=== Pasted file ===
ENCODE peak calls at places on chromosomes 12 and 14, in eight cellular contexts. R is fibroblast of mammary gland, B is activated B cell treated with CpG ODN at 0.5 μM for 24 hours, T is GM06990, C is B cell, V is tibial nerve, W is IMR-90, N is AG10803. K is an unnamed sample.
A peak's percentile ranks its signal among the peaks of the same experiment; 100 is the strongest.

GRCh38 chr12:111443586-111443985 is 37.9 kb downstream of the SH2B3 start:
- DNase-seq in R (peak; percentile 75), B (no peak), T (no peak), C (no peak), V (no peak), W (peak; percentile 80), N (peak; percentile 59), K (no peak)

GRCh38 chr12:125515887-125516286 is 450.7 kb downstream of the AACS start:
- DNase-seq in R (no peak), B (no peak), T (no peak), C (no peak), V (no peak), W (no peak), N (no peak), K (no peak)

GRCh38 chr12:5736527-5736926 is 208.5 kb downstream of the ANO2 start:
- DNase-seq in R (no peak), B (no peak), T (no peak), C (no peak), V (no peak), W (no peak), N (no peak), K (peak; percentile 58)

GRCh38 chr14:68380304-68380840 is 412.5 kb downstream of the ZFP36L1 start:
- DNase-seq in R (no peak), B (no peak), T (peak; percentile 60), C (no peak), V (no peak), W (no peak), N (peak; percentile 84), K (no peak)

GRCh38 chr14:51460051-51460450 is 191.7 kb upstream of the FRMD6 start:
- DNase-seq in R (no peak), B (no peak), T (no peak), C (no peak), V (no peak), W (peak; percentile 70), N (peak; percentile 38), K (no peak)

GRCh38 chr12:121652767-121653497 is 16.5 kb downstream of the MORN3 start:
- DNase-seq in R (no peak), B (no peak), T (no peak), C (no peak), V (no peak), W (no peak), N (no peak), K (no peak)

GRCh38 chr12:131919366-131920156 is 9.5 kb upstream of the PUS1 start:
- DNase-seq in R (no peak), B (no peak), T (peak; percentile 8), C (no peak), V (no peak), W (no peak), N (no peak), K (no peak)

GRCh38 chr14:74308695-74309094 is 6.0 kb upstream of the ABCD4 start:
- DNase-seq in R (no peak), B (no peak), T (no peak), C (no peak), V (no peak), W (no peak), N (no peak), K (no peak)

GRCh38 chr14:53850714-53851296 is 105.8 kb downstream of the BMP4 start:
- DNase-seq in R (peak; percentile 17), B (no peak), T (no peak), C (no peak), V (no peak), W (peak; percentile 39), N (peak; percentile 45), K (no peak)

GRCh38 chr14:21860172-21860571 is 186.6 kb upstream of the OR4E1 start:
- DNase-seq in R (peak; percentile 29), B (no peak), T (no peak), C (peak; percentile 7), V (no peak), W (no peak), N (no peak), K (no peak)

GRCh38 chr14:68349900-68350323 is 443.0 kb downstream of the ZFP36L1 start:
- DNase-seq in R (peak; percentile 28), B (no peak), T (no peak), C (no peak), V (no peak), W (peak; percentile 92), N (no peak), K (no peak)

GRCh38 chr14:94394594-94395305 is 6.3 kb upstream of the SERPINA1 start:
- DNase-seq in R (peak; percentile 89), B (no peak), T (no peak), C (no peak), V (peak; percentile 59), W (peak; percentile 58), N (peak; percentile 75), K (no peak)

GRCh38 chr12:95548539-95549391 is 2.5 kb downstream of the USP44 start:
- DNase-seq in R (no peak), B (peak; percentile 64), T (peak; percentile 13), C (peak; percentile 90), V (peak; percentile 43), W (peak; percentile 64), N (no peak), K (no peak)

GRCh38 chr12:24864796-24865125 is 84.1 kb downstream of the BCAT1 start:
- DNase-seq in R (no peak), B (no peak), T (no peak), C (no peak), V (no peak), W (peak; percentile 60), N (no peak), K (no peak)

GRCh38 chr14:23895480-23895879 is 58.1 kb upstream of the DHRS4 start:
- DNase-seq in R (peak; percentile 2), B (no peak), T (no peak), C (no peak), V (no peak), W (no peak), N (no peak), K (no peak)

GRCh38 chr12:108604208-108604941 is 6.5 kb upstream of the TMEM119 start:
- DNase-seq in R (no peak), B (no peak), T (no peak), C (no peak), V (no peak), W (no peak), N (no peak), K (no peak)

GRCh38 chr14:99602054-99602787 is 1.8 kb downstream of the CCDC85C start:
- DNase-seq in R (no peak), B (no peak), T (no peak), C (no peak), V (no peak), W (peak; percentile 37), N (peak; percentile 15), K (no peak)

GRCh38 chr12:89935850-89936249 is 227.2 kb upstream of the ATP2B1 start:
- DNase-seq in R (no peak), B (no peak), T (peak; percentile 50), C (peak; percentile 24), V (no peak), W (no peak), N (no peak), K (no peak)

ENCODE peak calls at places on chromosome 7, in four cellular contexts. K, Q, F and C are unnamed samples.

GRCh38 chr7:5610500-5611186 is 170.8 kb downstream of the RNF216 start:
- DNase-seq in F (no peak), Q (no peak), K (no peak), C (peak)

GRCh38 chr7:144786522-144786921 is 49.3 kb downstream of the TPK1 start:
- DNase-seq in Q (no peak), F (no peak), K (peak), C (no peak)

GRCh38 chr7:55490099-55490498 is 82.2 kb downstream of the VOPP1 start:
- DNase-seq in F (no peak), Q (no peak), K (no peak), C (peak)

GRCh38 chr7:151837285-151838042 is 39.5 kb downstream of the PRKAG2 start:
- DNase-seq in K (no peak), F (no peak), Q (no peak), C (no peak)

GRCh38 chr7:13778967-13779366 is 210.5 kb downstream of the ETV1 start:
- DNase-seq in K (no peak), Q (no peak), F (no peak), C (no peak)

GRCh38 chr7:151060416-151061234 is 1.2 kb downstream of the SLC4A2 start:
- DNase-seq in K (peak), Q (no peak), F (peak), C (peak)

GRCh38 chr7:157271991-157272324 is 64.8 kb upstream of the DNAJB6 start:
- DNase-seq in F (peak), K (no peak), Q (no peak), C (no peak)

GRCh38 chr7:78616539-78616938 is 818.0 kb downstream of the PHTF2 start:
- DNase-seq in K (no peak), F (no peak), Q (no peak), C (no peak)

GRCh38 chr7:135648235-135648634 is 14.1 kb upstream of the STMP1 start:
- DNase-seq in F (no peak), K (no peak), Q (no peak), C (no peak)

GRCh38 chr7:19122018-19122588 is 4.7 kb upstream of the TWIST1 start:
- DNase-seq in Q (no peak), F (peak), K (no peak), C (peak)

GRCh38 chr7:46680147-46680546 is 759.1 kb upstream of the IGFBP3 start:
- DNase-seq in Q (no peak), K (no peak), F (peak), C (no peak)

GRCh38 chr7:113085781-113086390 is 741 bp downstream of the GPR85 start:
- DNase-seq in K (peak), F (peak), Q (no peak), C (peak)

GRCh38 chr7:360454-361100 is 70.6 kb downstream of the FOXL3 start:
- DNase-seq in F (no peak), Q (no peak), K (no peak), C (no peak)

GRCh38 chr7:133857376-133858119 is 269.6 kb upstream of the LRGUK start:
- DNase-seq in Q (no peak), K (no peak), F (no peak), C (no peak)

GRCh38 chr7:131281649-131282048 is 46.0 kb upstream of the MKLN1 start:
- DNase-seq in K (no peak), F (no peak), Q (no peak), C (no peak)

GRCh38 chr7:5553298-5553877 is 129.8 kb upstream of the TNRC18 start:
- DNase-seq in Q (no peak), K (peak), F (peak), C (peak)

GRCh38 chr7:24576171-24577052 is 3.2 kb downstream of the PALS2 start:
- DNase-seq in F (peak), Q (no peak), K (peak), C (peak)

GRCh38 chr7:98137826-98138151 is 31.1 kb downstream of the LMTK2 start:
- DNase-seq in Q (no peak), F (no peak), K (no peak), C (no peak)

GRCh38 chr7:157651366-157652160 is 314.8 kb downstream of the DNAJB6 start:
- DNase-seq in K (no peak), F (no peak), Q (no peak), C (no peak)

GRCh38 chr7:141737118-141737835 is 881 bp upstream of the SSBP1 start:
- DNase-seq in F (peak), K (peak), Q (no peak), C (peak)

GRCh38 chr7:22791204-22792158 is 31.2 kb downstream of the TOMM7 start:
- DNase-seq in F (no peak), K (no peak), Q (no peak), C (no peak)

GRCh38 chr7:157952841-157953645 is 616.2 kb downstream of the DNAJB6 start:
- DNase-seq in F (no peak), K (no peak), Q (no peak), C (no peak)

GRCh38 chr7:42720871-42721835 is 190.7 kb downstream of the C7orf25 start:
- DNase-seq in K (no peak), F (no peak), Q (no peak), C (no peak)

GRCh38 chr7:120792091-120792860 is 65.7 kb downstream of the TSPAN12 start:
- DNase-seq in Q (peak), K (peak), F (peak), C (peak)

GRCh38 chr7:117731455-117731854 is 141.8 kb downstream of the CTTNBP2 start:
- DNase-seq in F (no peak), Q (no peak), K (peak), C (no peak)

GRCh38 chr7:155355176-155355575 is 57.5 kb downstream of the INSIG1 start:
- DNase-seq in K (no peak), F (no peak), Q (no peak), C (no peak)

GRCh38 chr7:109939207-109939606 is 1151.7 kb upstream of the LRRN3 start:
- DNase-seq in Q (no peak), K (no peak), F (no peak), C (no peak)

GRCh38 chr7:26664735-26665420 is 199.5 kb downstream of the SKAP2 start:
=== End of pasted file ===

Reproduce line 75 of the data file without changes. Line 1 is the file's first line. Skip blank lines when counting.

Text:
- DNase-seq in Q (no peak), F (no peak), K (no peak), C (no peak)